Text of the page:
Let me briefly touch upon the reservation issue because I feel it is important. India is fast becoming a nation of reservations and quotas, a political compulsion! The IITs and other academic institutions are no exception. The current extent of ‘Reservations’ is 49.5% in education at all levels, with 22.5% for SC & ST (15% for SC, Scheduled Caste and 7.5% for ST, Scheduled Tribe, since 1973) and 27% for OBC (Other Backward Classes, since 2008) students. Some States are planning to add more groups!
IITs currently have no reservation for faculty positions, nor should there be in any education institutions. There have been different arguments against reservations, primarily concerning their lack of preparedness and subsequent performance at the IITs and the resulting quality dilution, as the cut-off for these students is lower than for the general category students.
Needless to say that the economically deprived SC & ST sections of population do deserve all that we need to do to upgrade their education level to high standards, to enable them to compete. It did take considerable effort and ingenuity from the IIT faculty to tackle this difficult problem of 22.5% SC & ST reservation through one year preparatory courses. Their background was just not adequate to compete with the rest.
This large scale problem can be best solved on long term basis by treating it at the roots. That is, at the KG-12 level by creating ‘special residential schools’, with highly motivated teachers, equipped with modern infrastructure and facilities, use of multimedia technology, etc., continuous monitoring, to bring them to a much higher level. With superior education, these students will be more comfortable and able to effectively compete with the rest. One approach is to establish several more Navodaya residential schools (an excellent experiment that late Rajiv Gandhi as Prime Minister of India initiated) all over India wherever needed (with only 30 students in a class). Another model worth emulating is the Eklavya model residential schools (EMRS) of Gujarat. The uniqueness of these schools is that they are managed by professional bodies (public or private) with expertise in running schools, while funding is provided by the Gujarat State. In 2008, we visited 3 of these Eklavya schools in the tribal belt of Gujarat and were pleasantly surprised and impressed with the quality of education imparted, commitment of the teachers, activity-based learning, enthusiasm, discipline, and self-help among students, facilities, etc. We found it to be a successful model worth emulating on a larger scale.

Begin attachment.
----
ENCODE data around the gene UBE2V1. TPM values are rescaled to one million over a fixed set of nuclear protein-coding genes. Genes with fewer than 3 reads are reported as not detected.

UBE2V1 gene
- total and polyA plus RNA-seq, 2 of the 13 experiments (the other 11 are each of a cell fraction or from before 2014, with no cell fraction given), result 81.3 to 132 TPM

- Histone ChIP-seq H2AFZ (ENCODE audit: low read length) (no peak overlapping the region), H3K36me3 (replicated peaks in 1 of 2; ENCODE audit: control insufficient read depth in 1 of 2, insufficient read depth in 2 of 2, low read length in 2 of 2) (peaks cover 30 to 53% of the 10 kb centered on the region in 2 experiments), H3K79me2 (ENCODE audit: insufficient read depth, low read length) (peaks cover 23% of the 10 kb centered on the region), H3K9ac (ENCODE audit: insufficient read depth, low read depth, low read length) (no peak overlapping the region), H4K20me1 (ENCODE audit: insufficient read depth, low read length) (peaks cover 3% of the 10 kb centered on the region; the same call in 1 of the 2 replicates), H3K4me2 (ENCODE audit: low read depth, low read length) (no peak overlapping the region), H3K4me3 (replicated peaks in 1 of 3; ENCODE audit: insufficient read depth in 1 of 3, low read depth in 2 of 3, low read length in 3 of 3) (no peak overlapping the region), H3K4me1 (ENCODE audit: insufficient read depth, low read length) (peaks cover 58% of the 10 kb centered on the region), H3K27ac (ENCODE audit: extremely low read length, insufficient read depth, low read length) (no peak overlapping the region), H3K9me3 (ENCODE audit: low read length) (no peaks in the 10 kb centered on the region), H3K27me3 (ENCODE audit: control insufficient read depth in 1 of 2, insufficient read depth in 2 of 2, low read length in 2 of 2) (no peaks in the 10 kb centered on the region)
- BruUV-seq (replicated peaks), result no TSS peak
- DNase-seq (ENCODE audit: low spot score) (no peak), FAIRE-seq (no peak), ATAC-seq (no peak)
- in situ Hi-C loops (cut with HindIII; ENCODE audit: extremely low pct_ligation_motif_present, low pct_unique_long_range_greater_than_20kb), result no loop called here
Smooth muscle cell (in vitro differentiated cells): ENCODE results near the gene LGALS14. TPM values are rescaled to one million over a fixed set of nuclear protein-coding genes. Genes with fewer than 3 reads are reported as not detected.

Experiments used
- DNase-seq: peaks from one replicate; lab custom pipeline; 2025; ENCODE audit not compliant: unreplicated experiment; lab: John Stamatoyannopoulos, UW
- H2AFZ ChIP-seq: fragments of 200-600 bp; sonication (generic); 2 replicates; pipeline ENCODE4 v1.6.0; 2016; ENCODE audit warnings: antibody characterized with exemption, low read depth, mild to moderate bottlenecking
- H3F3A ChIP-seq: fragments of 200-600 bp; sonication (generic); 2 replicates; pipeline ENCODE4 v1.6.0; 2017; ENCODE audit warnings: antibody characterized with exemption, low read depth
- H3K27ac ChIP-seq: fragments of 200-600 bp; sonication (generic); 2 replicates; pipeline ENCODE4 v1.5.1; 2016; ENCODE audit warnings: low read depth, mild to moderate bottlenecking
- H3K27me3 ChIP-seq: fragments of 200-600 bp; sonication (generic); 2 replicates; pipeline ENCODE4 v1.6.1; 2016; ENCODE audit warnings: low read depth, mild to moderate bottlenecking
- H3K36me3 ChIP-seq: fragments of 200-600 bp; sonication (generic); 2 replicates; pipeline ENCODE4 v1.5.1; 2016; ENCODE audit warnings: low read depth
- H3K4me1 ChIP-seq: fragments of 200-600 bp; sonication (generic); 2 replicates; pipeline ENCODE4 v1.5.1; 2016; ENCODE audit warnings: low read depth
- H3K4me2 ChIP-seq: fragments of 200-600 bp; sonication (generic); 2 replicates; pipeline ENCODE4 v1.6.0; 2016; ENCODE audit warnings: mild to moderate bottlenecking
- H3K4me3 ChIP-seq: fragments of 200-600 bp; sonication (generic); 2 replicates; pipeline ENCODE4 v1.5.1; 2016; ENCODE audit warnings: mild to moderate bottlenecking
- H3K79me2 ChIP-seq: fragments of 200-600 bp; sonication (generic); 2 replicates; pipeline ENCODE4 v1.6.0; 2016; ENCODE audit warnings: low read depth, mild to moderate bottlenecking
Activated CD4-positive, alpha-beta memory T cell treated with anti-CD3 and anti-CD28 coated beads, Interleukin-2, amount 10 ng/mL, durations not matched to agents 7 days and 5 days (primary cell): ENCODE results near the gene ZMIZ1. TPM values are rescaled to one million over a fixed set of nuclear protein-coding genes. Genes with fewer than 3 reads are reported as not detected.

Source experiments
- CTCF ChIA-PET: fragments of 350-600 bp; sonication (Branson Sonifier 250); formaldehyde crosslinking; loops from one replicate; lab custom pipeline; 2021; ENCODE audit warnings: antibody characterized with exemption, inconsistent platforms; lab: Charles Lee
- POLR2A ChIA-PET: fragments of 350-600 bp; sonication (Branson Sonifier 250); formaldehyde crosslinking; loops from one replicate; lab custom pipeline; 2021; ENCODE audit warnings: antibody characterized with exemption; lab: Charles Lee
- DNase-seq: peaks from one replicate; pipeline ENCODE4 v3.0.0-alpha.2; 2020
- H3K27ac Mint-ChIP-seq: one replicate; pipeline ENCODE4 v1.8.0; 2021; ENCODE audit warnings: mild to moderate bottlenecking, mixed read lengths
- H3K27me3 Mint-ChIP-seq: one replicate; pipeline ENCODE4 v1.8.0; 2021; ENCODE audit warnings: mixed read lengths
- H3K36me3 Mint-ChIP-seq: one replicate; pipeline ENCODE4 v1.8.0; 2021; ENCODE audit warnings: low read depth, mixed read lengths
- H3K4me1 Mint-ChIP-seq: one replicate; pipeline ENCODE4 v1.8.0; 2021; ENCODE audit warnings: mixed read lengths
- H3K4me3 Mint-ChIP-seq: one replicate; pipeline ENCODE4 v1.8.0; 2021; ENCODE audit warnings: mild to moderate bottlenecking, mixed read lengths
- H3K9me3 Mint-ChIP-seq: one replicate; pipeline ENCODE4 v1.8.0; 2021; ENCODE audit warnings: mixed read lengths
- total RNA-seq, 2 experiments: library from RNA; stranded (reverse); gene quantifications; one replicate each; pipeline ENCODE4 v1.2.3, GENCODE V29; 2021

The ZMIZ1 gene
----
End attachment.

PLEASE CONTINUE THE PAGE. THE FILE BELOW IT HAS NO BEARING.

This will require large funding and Government should have no hesitation to create such excellent facilities for the benefit of those, who have been neglected for too long. A serious effort on the part of the Government and careful implementation with dedication and commitment is required urgently. This will go a long way in elevating the economically and educationally deficient people of India, while eliminating this reservation problem at the higher education levels. For the last 50 years, the Government has played with this very important issue and have brought us today to this sorry state of affairs, where large section of such population still do not have opportunities to obtain quality education even at the school level. The IITs and other Institutions must convince and assist the Government to think in a rational way – tackle the problem at the roots. For several years parallel approaches need to be pursued – continue with the current reservation policy only for the economically deprived persons from among these, while implementing large number of Navodaya and Eklavya schools for easy accessibility to all those who need it, and after 10yrs discontinue the reservations. Proper implementation and commitment are essential.